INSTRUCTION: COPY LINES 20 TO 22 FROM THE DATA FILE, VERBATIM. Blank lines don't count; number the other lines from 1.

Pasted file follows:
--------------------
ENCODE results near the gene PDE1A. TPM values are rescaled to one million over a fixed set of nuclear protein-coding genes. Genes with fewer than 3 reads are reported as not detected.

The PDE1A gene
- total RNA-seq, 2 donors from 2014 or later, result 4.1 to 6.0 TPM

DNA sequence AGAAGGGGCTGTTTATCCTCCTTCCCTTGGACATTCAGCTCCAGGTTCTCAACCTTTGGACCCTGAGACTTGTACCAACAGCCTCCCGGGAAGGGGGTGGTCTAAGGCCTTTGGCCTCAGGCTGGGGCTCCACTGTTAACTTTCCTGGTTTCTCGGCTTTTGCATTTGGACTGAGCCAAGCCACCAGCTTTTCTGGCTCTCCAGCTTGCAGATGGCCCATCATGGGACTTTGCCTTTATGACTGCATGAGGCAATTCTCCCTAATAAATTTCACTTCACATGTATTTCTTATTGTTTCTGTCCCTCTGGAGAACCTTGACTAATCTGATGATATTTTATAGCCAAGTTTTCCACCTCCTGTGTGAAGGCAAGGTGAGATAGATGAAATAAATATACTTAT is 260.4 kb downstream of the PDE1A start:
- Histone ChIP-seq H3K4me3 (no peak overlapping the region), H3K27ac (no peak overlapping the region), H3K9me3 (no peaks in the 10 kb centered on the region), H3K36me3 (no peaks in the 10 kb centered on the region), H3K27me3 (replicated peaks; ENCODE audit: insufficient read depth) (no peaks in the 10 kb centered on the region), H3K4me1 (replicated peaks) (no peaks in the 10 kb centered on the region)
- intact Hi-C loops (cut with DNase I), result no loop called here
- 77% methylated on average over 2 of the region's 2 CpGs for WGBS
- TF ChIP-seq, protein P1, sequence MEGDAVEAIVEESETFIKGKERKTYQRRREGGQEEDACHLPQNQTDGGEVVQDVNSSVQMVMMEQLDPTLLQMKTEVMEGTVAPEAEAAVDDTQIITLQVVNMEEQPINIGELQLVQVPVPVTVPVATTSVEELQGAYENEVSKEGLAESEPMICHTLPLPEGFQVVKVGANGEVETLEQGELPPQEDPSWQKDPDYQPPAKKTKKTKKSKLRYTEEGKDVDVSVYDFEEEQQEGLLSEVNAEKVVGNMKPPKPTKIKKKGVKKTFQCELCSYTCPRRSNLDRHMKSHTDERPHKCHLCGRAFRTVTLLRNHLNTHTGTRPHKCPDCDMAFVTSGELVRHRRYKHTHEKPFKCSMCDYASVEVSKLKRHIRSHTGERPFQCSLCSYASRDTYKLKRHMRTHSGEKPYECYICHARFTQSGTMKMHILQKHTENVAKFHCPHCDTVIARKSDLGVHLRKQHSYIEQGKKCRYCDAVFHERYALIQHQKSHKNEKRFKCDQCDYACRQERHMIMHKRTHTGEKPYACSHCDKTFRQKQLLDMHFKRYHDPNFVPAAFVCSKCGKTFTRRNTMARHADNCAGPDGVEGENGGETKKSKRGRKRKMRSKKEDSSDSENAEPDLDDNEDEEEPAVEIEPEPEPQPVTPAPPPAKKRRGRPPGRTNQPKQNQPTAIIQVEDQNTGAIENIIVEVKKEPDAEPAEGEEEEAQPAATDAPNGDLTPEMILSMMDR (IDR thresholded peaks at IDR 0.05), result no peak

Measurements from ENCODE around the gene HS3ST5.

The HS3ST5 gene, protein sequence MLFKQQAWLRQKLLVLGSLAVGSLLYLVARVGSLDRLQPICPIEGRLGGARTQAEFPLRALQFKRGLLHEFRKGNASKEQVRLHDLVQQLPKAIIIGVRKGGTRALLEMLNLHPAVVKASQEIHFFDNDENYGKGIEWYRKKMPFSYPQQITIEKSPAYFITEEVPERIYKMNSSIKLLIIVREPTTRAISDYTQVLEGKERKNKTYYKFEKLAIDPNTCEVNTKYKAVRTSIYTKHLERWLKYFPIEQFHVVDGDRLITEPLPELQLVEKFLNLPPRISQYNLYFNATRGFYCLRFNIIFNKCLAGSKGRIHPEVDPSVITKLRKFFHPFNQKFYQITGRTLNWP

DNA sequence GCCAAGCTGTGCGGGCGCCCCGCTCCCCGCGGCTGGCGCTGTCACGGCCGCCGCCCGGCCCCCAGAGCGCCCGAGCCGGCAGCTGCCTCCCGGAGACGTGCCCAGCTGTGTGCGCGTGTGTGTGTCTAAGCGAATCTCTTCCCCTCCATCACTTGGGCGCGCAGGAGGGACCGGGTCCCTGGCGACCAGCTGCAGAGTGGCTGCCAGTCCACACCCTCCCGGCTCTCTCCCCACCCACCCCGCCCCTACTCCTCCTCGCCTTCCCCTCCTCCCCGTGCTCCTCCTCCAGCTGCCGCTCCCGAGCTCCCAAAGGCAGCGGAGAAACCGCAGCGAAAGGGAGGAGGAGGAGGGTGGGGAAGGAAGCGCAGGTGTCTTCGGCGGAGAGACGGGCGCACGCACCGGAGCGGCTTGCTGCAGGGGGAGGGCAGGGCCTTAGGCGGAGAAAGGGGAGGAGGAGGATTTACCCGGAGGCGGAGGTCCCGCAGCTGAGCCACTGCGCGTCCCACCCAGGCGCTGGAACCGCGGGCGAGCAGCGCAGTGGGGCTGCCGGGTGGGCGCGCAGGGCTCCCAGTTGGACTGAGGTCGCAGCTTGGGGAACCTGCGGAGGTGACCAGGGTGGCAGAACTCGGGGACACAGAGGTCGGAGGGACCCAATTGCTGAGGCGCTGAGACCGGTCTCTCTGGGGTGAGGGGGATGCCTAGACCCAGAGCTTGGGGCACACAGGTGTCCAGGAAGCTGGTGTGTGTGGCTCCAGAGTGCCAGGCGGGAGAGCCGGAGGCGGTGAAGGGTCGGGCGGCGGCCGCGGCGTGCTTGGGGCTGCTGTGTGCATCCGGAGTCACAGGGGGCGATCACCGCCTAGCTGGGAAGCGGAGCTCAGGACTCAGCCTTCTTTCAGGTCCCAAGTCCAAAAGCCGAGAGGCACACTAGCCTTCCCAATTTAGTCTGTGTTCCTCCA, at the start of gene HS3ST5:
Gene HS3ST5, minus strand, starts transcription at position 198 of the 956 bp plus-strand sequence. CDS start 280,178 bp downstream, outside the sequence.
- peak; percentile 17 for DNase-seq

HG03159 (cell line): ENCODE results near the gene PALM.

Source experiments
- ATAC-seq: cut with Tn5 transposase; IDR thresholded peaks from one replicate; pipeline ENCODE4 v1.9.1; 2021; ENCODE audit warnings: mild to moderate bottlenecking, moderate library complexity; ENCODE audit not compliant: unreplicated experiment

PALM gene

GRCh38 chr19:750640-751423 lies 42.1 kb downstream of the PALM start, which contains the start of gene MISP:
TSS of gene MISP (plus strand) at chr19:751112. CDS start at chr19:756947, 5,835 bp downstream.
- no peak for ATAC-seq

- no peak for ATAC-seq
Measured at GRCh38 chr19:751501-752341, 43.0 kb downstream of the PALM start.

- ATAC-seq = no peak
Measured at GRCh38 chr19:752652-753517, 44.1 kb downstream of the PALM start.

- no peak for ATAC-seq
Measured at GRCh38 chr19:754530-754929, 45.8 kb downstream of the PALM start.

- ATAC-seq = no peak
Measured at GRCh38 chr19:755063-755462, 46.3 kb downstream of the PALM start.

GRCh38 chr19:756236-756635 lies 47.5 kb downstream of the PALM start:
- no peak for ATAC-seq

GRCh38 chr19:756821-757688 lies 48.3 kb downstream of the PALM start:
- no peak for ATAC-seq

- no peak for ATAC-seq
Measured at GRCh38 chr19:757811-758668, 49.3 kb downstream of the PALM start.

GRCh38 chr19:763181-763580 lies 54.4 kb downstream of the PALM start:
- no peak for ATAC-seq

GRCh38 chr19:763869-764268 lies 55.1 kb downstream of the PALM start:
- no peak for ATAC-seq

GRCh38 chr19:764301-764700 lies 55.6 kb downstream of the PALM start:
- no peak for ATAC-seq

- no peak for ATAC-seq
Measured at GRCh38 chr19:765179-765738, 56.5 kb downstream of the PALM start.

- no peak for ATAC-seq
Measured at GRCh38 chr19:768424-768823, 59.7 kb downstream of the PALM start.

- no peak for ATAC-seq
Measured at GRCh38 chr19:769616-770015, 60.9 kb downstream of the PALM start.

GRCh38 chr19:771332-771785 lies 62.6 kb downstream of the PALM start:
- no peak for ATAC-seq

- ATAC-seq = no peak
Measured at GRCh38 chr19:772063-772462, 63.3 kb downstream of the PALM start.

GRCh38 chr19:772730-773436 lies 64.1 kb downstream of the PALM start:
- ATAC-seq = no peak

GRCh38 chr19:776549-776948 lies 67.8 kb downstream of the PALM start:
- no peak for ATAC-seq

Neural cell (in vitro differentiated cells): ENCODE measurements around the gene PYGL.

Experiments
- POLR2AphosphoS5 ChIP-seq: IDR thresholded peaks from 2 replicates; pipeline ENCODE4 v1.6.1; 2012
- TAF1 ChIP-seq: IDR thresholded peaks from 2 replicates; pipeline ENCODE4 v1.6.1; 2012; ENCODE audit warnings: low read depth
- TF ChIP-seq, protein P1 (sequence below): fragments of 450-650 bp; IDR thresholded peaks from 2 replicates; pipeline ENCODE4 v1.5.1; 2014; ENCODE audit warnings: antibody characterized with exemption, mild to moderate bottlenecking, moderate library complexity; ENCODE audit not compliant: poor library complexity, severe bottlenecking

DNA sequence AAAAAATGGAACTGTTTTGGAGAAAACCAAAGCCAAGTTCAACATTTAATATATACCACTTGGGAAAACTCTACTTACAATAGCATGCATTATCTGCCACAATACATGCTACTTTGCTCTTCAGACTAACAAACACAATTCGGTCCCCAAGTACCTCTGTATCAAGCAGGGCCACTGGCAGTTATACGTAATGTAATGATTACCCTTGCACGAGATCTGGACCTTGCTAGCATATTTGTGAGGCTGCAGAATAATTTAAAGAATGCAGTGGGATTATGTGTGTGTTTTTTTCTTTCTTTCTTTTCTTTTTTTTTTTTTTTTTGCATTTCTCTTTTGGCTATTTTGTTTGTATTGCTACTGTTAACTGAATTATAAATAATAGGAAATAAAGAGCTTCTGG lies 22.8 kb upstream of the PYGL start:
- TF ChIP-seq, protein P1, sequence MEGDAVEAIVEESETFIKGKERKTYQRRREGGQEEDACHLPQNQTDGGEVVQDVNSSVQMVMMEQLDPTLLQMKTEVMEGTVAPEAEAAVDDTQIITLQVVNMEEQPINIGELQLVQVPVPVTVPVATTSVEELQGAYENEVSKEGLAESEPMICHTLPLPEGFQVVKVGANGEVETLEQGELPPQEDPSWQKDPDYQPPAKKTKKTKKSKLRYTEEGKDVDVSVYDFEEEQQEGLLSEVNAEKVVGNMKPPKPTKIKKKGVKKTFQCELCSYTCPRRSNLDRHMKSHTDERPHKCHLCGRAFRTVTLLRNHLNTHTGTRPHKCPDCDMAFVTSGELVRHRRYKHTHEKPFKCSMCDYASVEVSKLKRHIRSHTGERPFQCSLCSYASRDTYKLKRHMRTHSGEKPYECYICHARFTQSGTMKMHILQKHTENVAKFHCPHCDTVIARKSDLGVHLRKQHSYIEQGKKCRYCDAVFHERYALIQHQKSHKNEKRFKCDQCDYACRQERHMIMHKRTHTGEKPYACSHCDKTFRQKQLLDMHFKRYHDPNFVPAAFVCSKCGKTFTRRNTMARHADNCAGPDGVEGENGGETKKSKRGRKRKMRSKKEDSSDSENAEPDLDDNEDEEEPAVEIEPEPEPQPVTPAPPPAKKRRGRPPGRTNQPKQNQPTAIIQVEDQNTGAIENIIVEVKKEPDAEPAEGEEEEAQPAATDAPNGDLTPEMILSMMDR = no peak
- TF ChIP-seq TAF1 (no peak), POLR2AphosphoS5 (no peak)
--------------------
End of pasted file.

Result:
- no peak for ATAC-seq

- no peak for ATAC-seq
Measured at GRCh38 chr19:751501-752341, 43.0 kb downstream of the PALM start.